The only good thing about being at the bottom of a big league ranking at season’s end is being at the top of next year’s MLB’s amateur draft selection. That’s when the worst clubs have an opportunity to plant seeds to become contenders. If a bad team is really awful, it might be lucky enough to receive back-to-back first player picks, and who knows?

For example, the 2008 Washington Nationals were an MLB worse 59-102. That earned them the first selection in the June amateur draft where they choose Stephen Strasburg with the first pick.

The Nats were even worse in 2009 falling to 59-103. Their reward was taking Bryce Harper with the first pick of the 2010 draft. By 2012 Washington was a perennial contender.

The Minnesota Twins have had one winning season since 2011. That was 2015 when they finished 83-79. The team followed that campaign with a 59-103 debacle last year to earn the 2017 first selection. There are plenty of pitchers to choose from both high school and college. The first players expected to be taken, according to several baseball writers are listed below.

Top prospects

Analysts generally agree Hunter Greene, a shortstop and right handed pitching prospect out of Notre Dame High School in Southern California—the same school Giancarlo Stanton attended—will be an early choice. If Minnesota pulls the trigger on Greene, the Twins are expected to groom him as a power-hitting middle infielder. Greene was shut down in April after hurling 28 frames, winning three games and striking out 43.

He only hit .324 as a senior after blasting .419 as a junior. A high school all America, Greene committed to UCLA as a freshman. His fastball regularly reaches the high 90s and it is Greene’s only effective pitch.

If Minnesota wants a more mature arm, they may find it in Vanderbilt’s Kyle Wright. The Commodore hurler struck out 273, walked 82 and has a 2.57 ERA after 59 college games. Wright will be on the hill June 3 when Vandy faces St.

John’s in the double elimination first round of the NCAA Clemson regional. The junior was 4-5 this year with 104 Ks over 89.67 innings.

All told, six of the top 10 prospects on Baseball America’s list hurl, including the first five. If the Twins pass on Greene, the Reds eyes are thought to be on Brandon McKay, a pitcher/first baseman for Louisville. McKay—described as the nation’s premier dual threat—is 9-3 with a 2.37 ERA in 14 starts on the hill while throwing a team-high 91 innings. At the plate he’s slugging .363/.481/.705 with 17 home runs and 52 RBIs.

If Greene falls to third—and the San Diego Padres—high school players could be the third, fourth and fifth selections in this year’s June draft.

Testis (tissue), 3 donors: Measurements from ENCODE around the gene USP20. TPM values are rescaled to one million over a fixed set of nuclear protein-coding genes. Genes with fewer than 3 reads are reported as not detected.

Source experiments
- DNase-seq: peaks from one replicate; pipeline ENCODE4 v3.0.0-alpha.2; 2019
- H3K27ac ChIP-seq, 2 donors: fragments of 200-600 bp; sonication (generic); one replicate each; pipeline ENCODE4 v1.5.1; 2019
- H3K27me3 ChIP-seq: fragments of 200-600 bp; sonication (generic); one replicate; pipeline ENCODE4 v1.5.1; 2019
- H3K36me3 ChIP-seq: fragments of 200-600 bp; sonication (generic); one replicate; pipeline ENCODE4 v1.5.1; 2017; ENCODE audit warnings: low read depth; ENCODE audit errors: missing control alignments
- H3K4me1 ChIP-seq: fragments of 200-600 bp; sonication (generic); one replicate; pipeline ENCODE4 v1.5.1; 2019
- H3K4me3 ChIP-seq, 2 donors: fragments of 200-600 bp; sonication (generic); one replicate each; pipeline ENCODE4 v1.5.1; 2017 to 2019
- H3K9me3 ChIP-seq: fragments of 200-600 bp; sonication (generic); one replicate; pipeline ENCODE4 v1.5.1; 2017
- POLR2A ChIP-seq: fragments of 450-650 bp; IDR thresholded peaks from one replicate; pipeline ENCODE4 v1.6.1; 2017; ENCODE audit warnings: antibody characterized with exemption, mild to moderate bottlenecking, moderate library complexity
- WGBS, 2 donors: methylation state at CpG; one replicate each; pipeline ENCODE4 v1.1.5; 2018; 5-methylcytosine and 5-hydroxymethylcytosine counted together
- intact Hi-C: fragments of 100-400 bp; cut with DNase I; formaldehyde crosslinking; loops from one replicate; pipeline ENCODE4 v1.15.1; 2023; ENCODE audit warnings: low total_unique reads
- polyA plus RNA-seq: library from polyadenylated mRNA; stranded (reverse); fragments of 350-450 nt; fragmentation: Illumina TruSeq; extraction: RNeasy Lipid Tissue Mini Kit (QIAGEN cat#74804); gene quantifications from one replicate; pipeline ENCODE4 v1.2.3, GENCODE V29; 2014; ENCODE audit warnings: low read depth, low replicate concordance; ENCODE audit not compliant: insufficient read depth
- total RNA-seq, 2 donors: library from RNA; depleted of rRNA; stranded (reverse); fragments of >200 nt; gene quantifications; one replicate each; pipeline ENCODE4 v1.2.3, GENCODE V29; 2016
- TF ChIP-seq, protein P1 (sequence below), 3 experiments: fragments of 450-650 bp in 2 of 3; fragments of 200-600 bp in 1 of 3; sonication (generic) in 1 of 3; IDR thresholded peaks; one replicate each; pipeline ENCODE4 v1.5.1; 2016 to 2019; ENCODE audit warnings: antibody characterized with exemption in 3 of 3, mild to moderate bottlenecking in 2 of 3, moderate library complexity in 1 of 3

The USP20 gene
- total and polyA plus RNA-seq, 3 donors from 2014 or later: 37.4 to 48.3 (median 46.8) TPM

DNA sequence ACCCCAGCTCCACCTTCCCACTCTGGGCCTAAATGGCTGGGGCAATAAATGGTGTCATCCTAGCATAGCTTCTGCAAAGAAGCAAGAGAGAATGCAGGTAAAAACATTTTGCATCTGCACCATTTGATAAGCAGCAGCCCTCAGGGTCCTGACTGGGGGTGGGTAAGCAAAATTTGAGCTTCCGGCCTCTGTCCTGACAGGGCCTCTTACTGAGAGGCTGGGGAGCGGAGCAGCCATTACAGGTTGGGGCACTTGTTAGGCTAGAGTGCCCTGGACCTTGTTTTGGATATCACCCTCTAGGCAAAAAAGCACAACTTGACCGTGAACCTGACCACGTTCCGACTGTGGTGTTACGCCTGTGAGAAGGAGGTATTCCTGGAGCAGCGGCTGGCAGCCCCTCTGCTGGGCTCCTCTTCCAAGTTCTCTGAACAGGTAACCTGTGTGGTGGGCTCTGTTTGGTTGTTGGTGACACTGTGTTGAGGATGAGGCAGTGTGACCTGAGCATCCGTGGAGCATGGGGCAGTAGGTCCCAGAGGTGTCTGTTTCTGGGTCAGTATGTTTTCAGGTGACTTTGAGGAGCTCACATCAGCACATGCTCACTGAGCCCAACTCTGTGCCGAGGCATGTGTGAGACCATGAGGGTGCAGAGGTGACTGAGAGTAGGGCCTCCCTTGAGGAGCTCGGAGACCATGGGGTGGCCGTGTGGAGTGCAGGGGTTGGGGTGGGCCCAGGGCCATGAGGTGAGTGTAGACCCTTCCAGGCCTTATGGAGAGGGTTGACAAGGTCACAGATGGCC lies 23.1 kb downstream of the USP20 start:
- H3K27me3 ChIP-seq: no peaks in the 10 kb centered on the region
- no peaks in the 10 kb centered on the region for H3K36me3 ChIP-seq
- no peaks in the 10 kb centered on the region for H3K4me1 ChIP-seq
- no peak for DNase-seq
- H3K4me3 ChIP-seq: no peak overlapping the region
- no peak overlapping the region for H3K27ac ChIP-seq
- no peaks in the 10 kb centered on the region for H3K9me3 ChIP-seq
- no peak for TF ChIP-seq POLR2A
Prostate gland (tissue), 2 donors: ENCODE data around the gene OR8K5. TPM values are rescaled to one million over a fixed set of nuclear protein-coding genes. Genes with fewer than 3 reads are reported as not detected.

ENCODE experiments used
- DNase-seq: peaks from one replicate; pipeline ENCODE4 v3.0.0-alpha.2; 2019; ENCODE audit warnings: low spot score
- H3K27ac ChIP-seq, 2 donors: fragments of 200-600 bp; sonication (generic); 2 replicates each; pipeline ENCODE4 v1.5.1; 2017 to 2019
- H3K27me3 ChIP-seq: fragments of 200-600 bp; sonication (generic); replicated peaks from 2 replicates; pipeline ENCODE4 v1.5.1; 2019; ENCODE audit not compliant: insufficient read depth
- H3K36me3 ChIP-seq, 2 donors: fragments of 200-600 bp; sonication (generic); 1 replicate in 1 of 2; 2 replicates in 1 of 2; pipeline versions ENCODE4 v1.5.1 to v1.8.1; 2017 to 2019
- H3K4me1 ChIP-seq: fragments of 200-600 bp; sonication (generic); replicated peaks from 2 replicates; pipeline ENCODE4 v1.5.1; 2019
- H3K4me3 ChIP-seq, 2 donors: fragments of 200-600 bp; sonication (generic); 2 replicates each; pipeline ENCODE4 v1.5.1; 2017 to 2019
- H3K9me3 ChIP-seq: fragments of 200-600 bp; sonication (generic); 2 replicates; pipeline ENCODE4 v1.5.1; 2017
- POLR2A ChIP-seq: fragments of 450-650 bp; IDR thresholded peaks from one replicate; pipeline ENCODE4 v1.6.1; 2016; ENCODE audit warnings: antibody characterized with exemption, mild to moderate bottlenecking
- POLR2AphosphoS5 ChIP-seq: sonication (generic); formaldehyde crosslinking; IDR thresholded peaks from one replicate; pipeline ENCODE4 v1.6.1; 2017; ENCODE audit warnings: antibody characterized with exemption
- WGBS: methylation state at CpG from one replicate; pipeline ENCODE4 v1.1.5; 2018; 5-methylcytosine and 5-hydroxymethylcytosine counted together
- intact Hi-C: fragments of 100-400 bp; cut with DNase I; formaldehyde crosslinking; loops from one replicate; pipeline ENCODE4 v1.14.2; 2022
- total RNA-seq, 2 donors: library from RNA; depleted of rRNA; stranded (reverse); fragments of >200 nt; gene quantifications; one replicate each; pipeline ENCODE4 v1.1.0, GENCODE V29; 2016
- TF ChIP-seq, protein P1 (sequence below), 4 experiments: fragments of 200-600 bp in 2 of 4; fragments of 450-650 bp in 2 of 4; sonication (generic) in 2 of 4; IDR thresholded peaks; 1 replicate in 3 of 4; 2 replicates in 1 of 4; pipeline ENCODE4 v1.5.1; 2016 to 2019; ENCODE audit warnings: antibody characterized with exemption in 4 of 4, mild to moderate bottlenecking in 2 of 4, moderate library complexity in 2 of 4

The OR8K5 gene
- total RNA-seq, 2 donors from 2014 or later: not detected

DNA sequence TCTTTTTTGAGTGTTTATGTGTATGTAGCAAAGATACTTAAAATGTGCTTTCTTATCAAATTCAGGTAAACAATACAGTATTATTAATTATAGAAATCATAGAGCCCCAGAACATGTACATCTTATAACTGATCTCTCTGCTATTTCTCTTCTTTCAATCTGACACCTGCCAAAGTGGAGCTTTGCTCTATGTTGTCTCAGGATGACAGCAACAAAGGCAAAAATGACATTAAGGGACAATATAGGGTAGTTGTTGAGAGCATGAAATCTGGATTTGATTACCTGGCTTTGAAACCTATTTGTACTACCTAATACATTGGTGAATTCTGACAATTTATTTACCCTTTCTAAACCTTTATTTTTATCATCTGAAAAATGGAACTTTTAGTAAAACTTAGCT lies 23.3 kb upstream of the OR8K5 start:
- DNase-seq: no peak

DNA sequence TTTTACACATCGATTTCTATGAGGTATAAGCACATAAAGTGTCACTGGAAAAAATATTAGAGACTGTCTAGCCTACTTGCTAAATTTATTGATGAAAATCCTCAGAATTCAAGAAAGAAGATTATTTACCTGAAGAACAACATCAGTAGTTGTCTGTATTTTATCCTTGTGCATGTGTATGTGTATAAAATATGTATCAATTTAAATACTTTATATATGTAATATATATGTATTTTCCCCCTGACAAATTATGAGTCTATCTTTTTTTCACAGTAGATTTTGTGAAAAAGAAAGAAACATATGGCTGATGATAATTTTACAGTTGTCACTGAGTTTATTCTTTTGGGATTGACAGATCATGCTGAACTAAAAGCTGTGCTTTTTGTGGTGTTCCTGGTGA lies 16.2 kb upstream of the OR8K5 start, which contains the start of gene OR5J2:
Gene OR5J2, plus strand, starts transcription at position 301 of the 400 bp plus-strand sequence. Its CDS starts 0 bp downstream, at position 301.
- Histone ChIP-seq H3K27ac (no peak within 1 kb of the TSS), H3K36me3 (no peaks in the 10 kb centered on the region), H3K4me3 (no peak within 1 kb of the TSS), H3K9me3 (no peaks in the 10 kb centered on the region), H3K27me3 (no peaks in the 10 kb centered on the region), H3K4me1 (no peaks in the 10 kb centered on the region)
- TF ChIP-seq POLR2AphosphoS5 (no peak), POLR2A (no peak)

The Tampa Bay Rays are looking for the best player available and he will be 2017 High School All America Royce Lewis of JSerra Catholic High in California. Lewis hit .388/.569/.662 with 24 walks and seven strikeouts. He hit four home runs and stole 23 bases in 26 attempts. UC-Irvine has recruited Lewis. Southpaw MacKenzie Gore, if available, would be a likely target for the Atlanta Braves. Gore is graduating from Whiteville High in North Carolina. Gore went 9-0 with a save and played right field and first base. He has committed to East Carolina.

College players

A few Atlantic Coast Conference players—in addition to McKay—are drawing attention.

UNC’s J.B. Bukauskas, who has an 87-88 mph slider, is anticipated as a high pick. After hitting more home runs (12) than strikeouts (8) Virginia’s first baseman Pavin Smith should go high. Fellow Cavalier Adam Haseley's slash line of .399/.496/.676 will make him the apple of someone’s eye. In addition to 14 dingers, Haseley also stole 10 bases in 14 attempts.

Not to be out done, the Southeastern Conference also has a couple a players expected to be selected high after Wright. Another dandy Vandy is Jeren Kendall. The outfielder strikes out often, but connected for 15 homers this season while batting .301 and has all-around skills.

Florida junior Alex Faedo started 15 games this year compiling a 7-2 record, striking out 113 in 96.33 frames and allowing 81 hits and 32 walks.

The top ten picks in the draft—held by the Twins, Reds, Padres, Rays, Braves, A’s, D’Backs, Phillies, Brewers and Angels—are protected. If one of those teams signed a top free agent, they would keep that pick and instead surrender their next-highest selection. Most clubs surrender their first pick and a compensatory pick between rounds 1 and 2 ordered by previous year’s rank. Owning a protected pick is great for a rebuilding team, as it can pursue a top free agent while retaining that valuable position at or near the top of the draft.

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